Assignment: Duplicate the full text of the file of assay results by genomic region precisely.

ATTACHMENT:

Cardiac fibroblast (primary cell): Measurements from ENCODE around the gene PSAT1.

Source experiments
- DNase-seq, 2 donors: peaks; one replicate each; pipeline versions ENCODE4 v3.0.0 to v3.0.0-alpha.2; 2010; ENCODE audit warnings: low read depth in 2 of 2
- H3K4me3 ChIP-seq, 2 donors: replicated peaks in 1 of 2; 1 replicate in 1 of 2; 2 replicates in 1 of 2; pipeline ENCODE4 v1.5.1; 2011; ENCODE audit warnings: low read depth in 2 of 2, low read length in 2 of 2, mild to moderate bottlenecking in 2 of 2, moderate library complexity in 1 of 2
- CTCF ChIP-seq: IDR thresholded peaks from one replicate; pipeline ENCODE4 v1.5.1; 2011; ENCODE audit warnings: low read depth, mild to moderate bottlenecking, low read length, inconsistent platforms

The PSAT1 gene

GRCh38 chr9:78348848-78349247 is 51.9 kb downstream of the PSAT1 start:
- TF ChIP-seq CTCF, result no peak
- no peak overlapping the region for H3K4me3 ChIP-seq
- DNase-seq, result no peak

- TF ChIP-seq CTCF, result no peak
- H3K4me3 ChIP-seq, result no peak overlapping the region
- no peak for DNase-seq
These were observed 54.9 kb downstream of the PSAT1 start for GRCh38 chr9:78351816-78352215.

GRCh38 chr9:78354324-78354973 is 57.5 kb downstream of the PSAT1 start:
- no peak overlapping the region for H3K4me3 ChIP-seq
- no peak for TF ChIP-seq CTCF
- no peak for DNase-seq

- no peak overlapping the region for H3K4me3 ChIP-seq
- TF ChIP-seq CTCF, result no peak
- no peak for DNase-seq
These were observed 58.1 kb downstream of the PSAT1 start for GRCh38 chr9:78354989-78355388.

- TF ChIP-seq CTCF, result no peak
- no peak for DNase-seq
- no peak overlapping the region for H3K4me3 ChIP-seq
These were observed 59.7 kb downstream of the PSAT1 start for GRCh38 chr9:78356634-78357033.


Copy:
Cardiac fibroblast (primary cell): Measurements from ENCODE around the gene PSAT1.

Source experiments
- DNase-seq, 2 donors: peaks; one replicate each; pipeline versions ENCODE4 v3.0.0 to v3.0.0-alpha.2; 2010; ENCODE audit warnings: low read depth in 2 of 2
- H3K4me3 ChIP-seq, 2 donors: replicated peaks in 1 of 2; 1 replicate in 1 of 2; 2 replicates in 1 of 2; pipeline ENCODE4 v1.5.1; 2011; ENCODE audit warnings: low read depth in 2 of 2, low read length in 2 of 2, mild to moderate bottlenecking in 2 of 2, moderate library complexity in 1 of 2
- CTCF ChIP-seq: IDR thresholded peaks from one replicate; pipeline ENCODE4 v1.5.1; 2011; ENCODE audit warnings: low read depth, mild to moderate bottlenecking, low read length, inconsistent platforms

The PSAT1 gene

GRCh38 chr9:78348848-78349247 is 51.9 kb downstream of the PSAT1 start:
- TF ChIP-seq CTCF, result no peak
- no peak overlapping the region for H3K4me3 ChIP-seq
- DNase-seq, result no peak

- TF ChIP-seq CTCF, result no peak
- H3K4me3 ChIP-seq, result no peak overlapping the region
- no peak for DNase-seq
These were observed 54.9 kb downstream of the PSAT1 start for GRCh38 chr9:78351816-78352215.

GRCh38 chr9:78354324-78354973 is 57.5 kb downstream of the PSAT1 start:
- no peak overlapping the region for H3K4me3 ChIP-seq
- no peak for TF ChIP-seq CTCF
- no peak for DNase-seq

- no peak overlapping the region for H3K4me3 ChIP-seq
- TF ChIP-seq CTCF, result no peak
- no peak for DNase-seq
These were observed 58.1 kb downstream of the PSAT1 start for GRCh38 chr9:78354989-78355388.

- TF ChIP-seq CTCF, result no peak
- no peak for DNase-seq
- no peak overlapping the region for H3K4me3 ChIP-seq
These were observed 59.7 kb downstream of the PSAT1 start for GRCh38 chr9:78356634-78357033.